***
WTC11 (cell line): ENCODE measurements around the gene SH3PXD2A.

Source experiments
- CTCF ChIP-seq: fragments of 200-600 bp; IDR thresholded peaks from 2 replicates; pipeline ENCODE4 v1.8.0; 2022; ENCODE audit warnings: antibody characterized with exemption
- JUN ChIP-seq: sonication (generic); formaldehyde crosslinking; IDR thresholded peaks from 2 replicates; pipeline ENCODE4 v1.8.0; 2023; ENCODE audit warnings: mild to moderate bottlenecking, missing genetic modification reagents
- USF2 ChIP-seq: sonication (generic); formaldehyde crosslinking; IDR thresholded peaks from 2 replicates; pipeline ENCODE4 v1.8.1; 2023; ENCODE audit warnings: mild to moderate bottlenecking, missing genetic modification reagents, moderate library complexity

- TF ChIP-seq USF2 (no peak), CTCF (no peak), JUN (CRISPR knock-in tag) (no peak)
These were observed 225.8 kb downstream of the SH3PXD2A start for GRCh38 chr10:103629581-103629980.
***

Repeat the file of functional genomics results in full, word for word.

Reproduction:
WTC11 (cell line): ENCODE measurements around the gene SH3PXD2A.

Source experiments
- CTCF ChIP-seq: fragments of 200-600 bp; IDR thresholded peaks from 2 replicates; pipeline ENCODE4 v1.8.0; 2022; ENCODE audit warnings: antibody characterized with exemption
- JUN ChIP-seq: sonication (generic); formaldehyde crosslinking; IDR thresholded peaks from 2 replicates; pipeline ENCODE4 v1.8.0; 2023; ENCODE audit warnings: mild to moderate bottlenecking, missing genetic modification reagents
- USF2 ChIP-seq: sonication (generic); formaldehyde crosslinking; IDR thresholded peaks from 2 replicates; pipeline ENCODE4 v1.8.1; 2023; ENCODE audit warnings: mild to moderate bottlenecking, missing genetic modification reagents, moderate library complexity

- TF ChIP-seq USF2 (no peak), CTCF (no peak), JUN (CRISPR knock-in tag) (no peak)
These were observed 225.8 kb downstream of the SH3PXD2A start for GRCh38 chr10:103629581-103629980.